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MagicD
February 20, 2011, 05:02 PM
I am trying to find out any information on the gun in the attached photo - manufacturer, year, value... Can anyone help?

David the Gnome
February 20, 2011, 07:33 PM
I have no idea but that is one neat looking little revolver. It certainly has a lot of character. Does it have any writing on it anywhere?

Mike Irwin
February 21, 2011, 12:57 AM
With the folding trigger my guess is that it's French or Belgian.

There should be proof marks somewhere on the gun that will allow you to determine nation of manufacture and at least narrow down a year range, but I'm guessing 1870s to 1890s.

kadima
February 21, 2011, 04:21 AM
Google for "Velodog"....

K.

darkgael
February 21, 2011, 01:16 PM
It's not a Velodog.
It is, as noted earlier, probably a Belgian "British Bulldog." That appears to be a particularly nice specimen. The Bulldogs that I have (2) are chambered for the 380 Revolver cartridge, though the .38 Short Colt will work. The cartridge requires a heeled bullet and is powered by a BP load - no smokeless in that gun. I make serviceable cartridges using .38 S&W brass and bullets from GAD Custom.
There is a nice article about Bulldog pistols by George Layman in the 2010 edition of Gun Digest.
Pete

RJay
February 21, 2011, 01:16 PM
Velo Dogs as Small revolvers in low power chamberings ( named after the original Velo Dog by Galand ), such as 5.5 MM, .22 Short and even the .25 ACP ( for shooting stray dogs ). If it is marked British Bull Dog then
it was made by Forehand and Wadworth, However I doubt that because Forehand never made a folding Trigger Bulldog. If it is marked New British Bulldog then it was made by the Neuman Brothers of Liege, Belgium, however I doubt that because the Neuman Revolvers had a standard trigger. Is it marked British Bull Dog or is that just what one of your buddies called it? With out knowing the markings on the top of the Barrel I would guess say it was a small personal defence revolver made in great quantities for sale in Europe and the US. If it does have the ELG markings, the Belgium guns were made by the ship load and sold for as little as $1.98 in the old catalogs of the early 1900's. These are very common and the value is low, maybe a hundred dollars to someone who collect these type items. Now,:) are there markings on top of the barrel and any proof marks on the cylinder? or are you going to keep it a secret:D With out valid and complete information only a WAG can be given.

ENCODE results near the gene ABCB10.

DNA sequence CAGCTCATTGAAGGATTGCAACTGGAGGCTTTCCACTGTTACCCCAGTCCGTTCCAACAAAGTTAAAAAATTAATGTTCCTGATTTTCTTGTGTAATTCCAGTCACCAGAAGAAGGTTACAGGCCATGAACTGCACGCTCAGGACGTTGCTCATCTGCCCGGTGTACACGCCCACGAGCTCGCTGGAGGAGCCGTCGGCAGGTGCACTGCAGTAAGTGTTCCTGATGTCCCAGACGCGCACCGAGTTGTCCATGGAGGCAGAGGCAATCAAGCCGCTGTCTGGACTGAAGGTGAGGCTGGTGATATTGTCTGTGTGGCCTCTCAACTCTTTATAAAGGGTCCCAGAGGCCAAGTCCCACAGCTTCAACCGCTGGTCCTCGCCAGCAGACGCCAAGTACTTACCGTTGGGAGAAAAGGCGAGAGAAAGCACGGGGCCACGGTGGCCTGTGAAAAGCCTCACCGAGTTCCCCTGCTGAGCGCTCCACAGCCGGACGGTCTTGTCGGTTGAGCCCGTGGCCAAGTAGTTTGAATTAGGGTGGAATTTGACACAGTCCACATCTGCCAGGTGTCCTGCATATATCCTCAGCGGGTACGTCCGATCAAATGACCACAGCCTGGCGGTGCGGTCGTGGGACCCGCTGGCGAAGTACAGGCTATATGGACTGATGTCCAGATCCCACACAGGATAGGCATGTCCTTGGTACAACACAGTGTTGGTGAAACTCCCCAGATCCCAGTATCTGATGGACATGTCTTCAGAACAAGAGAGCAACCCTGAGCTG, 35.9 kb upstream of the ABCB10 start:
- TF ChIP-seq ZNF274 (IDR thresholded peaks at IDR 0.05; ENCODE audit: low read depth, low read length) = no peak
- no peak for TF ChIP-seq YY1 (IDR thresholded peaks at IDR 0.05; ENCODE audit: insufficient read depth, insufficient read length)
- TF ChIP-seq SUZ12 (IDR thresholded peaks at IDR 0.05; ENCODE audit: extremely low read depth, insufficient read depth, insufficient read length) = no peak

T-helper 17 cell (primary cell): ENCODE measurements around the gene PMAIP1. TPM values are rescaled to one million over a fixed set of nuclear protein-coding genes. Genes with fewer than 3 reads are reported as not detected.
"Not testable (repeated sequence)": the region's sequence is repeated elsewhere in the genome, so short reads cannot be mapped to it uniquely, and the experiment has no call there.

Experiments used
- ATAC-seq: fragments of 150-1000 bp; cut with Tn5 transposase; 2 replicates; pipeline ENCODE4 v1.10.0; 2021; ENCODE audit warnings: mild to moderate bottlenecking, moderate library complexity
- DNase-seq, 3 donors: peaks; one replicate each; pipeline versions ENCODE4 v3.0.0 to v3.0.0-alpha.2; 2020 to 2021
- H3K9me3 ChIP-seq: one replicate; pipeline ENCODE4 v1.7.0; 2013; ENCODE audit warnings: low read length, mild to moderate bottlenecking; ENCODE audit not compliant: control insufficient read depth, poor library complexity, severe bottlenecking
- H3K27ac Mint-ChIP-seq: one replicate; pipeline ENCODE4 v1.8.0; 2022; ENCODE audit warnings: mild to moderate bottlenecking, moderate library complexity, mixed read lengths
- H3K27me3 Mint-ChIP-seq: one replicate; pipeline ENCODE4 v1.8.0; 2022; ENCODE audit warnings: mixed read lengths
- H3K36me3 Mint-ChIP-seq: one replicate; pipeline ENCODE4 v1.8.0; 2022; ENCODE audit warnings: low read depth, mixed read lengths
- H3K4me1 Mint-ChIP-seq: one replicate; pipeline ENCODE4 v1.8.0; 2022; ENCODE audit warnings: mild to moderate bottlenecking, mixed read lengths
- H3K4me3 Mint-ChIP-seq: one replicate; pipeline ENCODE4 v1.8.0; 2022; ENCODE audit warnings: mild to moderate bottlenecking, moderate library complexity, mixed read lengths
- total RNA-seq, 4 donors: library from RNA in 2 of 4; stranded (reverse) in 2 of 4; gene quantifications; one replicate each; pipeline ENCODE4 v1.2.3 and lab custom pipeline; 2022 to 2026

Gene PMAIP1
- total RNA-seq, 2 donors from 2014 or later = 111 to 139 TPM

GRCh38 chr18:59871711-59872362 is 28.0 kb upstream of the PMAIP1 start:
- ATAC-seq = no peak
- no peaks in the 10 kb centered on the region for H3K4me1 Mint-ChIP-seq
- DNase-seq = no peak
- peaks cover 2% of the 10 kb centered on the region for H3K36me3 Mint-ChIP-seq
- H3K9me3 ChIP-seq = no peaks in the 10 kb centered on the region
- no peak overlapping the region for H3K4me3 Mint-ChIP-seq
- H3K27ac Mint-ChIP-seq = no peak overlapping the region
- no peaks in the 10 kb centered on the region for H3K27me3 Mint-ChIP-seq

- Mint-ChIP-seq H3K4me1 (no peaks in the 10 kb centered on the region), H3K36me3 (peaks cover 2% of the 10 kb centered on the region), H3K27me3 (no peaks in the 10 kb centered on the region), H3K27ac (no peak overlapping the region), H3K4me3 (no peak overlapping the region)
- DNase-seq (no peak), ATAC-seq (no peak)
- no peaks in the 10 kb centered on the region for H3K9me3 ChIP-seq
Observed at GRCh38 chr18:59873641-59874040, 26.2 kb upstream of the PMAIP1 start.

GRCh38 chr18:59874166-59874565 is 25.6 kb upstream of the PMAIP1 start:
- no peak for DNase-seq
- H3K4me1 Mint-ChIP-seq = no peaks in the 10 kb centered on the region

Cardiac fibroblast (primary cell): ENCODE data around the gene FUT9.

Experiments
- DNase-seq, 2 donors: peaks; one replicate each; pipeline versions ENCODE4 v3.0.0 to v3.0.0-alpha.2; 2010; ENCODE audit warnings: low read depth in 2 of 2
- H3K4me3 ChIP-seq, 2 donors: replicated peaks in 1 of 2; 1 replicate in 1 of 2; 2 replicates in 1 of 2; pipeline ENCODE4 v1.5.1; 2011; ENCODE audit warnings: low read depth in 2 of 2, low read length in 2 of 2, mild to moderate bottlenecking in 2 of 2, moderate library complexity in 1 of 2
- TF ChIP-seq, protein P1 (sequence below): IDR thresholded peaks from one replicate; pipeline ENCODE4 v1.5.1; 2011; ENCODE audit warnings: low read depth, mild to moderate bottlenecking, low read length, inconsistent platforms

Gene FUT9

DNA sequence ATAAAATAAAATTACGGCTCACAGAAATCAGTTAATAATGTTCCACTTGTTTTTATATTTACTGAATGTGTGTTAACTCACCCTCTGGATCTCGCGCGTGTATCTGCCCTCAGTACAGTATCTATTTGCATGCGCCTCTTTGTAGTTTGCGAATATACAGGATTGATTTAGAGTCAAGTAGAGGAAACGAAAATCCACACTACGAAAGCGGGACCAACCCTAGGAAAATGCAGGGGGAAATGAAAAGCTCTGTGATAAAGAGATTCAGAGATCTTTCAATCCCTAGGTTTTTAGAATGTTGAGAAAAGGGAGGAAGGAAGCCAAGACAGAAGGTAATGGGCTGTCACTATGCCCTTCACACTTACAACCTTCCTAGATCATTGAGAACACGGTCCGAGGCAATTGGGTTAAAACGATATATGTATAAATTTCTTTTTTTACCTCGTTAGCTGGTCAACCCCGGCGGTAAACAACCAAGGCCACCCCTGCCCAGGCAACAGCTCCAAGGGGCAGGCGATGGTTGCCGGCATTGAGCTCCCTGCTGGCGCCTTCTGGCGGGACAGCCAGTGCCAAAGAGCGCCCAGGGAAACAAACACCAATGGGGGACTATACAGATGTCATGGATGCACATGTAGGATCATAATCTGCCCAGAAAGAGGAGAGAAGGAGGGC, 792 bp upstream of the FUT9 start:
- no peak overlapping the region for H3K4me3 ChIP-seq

James K
February 21, 2011, 04:47 PM
Just IMHO, but I don't like to use the term "velo dog" as a generic for any small European revolver of that period. The Velodog was a long 5.5mm (.22 cal) cartridge, resembling the .22 WMR, but centerfire, and revolvers made for it have long cylinders. Most of the inexpensive European revolvers of that era were in .380 revolver, .320 revolver, or later in .32 ACP and .25 ACP, not 5.5 Velodog. But the term Velodog has caught the gun collectors fancy, so almost any old European revolver, especially one with a folding trigger, is incorrectly called a Velodog.

Jim

MagicD
February 21, 2011, 10:21 PM
There are two marks on the gun - the one on the handle which I am hoping is an identifiable trademark and then an "x" with an "*" over it - picture is attached. Does this help anyone identify it gun better? I am also attaching an image that shows the front of the gun.

RJay
February 21, 2011, 11:29 PM
If you remove the cylinder , there are usually proof markings on the rear face.

mapsjanhere
February 21, 2011, 11:54 PM
The X with star looks like a belgium inspector's mark. You should find the perron (looks like a candlestick) and/or ELG in oval somewhere on the gun.

SDC
February 22, 2011, 09:58 PM
The dual back-to-back "C"'s on the grips was a logo used by Charles Clement of Belgium, but there should also be other Belgian proofs on the revolver and the cylinder; you can see a smaller version of this revolver at http://www.littlegun.info/arme%20belge/artisans%20identifies%20c/a%20clement%20gb.htm , about 2/3's of the way down the page. If you pull the ejector pin out the front and rotate the housing out of the way, you should be able to pull the cylinder pin out the front of the frame and let the cylinder fall out the side of the frame with the loading gate.
HTH.

MagicD
February 22, 2011, 11:11 PM
Thank you - I do believe that SDC hit it on the head - as this looks just like the Charles Clement gun referenced on the page in his reply. All helpful answers and I have learned a lot. Appreciate it all.

Gbro
March 11, 2011, 10:56 PM
Although not exact, but i have pictures of revolvers that look very much like yours,
Radfahrer- und Damen-Revolver
The closest is No. 1475 which is in Kal. 22 (ca. 6 mm)
There are Kal 320's and Kal 230's also

From a 1910 Deutche Waffenfabrik Georg Knaak, Berlin